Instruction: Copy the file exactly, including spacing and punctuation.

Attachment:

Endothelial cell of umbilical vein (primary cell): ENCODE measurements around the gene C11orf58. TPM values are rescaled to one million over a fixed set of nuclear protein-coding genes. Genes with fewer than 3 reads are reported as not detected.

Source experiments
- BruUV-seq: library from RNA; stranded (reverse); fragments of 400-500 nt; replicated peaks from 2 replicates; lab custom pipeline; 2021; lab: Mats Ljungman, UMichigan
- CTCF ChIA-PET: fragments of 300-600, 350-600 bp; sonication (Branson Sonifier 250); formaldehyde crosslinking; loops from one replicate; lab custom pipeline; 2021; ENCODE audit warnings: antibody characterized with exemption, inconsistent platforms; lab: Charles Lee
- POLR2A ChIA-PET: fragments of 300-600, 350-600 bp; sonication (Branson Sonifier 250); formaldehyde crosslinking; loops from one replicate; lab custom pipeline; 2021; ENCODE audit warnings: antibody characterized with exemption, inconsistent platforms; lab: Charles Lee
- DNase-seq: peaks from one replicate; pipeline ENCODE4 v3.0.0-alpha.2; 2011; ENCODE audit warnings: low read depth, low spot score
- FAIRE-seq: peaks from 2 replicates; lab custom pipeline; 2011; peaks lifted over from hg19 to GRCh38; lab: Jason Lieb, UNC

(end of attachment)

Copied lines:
Endothelial cell of umbilical vein (primary cell): ENCODE measurements around the gene C11orf58. TPM values are rescaled to one million over a fixed set of nuclear protein-coding genes. Genes with fewer than 3 reads are reported as not detected.

Source experiments
- BruUV-seq: library from RNA; stranded (reverse); fragments of 400-500 nt; replicated peaks from 2 replicates; lab custom pipeline; 2021; lab: Mats Ljungman, UMichigan
- CTCF ChIA-PET: fragments of 300-600, 350-600 bp; sonication (Branson Sonifier 250); formaldehyde crosslinking; loops from one replicate; lab custom pipeline; 2021; ENCODE audit warnings: antibody characterized with exemption, inconsistent platforms; lab: Charles Lee
- POLR2A ChIA-PET: fragments of 300-600, 350-600 bp; sonication (Branson Sonifier 250); formaldehyde crosslinking; loops from one replicate; lab custom pipeline; 2021; ENCODE audit warnings: antibody characterized with exemption, inconsistent platforms; lab: Charles Lee
- DNase-seq: peaks from one replicate; pipeline ENCODE4 v3.0.0-alpha.2; 2011; ENCODE audit warnings: low read depth, low spot score
- FAIRE-seq: peaks from 2 replicates; lab custom pipeline; 2011; peaks lifted over from hg19 to GRCh38; lab: Jason Lieb, UNC